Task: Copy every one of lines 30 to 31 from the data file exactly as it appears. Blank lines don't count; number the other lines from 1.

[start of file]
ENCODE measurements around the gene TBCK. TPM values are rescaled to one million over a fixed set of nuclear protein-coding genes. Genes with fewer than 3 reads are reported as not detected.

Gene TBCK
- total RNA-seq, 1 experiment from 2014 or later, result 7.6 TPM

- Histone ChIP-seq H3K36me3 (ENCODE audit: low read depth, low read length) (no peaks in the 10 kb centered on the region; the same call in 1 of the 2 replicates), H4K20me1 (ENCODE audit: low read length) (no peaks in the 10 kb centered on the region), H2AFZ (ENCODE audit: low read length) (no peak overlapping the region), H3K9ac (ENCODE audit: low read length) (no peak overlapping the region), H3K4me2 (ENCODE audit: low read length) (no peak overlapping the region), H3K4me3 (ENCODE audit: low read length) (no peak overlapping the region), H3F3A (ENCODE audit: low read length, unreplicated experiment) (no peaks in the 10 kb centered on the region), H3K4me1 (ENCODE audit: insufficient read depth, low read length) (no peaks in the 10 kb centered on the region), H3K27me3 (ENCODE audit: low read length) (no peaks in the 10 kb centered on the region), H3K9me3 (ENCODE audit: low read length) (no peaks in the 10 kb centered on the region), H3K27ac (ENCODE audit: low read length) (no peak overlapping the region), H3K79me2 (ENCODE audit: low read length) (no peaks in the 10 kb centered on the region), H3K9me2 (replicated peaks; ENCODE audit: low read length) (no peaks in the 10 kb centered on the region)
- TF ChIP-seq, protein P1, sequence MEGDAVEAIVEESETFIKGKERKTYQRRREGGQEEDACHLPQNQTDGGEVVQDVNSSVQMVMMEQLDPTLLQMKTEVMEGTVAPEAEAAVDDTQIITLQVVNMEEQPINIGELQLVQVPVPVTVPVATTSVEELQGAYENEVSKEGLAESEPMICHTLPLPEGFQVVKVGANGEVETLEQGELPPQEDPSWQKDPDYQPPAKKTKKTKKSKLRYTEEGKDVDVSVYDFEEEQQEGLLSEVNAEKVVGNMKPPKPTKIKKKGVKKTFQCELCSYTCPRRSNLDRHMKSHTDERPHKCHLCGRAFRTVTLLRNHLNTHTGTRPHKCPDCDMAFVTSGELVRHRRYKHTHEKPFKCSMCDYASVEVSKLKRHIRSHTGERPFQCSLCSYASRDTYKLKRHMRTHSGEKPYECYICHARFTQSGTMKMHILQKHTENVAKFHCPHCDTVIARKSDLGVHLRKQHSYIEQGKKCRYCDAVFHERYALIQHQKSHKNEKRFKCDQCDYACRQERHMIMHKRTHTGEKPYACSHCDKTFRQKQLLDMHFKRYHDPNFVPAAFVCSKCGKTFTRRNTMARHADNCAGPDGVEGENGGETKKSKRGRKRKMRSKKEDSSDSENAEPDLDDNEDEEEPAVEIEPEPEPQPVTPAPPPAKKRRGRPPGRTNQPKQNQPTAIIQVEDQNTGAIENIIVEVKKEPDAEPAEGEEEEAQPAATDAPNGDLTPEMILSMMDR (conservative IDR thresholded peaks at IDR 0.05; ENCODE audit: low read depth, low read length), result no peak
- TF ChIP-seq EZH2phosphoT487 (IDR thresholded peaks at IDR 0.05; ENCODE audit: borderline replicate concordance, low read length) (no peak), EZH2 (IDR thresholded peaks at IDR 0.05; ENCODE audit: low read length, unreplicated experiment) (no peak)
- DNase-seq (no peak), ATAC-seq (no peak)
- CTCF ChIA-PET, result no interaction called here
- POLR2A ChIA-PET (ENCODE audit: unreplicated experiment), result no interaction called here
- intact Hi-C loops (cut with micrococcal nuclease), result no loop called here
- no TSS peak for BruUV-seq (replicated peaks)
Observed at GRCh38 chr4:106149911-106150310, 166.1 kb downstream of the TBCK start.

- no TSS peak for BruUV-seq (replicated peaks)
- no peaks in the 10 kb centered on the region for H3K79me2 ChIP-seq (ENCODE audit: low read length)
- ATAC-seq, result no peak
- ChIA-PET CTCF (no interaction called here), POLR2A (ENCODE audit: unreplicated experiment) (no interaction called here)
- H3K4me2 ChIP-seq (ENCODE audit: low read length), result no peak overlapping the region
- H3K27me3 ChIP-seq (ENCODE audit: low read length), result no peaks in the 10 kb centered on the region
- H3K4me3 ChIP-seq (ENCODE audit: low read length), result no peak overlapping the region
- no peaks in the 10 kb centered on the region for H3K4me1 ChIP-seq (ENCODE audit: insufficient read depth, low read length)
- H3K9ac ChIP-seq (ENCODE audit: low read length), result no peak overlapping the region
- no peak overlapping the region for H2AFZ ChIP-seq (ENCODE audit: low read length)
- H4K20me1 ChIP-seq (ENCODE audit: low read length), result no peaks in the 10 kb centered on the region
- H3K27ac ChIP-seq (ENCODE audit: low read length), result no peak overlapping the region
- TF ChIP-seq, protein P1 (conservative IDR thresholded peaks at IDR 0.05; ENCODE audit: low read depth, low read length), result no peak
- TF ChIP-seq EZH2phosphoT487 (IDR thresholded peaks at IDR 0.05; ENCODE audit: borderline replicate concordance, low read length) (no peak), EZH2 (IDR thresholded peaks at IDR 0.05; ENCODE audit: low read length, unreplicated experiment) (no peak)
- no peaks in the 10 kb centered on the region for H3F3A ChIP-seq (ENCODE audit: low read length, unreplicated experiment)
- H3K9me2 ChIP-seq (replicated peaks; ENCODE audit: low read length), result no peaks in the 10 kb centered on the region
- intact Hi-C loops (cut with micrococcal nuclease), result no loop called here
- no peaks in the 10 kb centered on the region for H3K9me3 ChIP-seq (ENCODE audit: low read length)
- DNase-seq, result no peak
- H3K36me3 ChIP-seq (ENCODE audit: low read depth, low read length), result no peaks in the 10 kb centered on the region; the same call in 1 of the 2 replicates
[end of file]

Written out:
- no peaks in the 10 kb centered on the region for H3K9me3 ChIP-seq (ENCODE audit: low read length)
- DNase-seq, result no peak